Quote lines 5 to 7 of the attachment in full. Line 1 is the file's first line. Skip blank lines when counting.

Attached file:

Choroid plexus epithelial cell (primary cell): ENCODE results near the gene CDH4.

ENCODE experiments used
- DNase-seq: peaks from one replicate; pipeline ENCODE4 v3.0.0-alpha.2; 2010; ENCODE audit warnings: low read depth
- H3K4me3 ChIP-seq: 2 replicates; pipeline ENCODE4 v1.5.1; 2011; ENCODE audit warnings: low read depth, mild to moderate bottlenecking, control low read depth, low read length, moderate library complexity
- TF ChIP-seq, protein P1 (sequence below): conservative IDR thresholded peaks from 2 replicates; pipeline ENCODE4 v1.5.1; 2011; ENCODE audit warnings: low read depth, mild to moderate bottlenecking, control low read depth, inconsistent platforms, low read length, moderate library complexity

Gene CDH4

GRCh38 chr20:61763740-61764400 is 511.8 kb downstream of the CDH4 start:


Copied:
- TF ChIP-seq, protein P1 (sequence below): conservative IDR thresholded peaks from 2 replicates; pipeline ENCODE4 v1.5.1; 2011; ENCODE audit warnings: low read depth, mild to moderate bottlenecking, control low read depth, inconsistent platforms, low read length, moderate library complexity

Gene CDH4

GRCh38 chr20:61763740-61764400 is 511.8 kb downstream of the CDH4 start: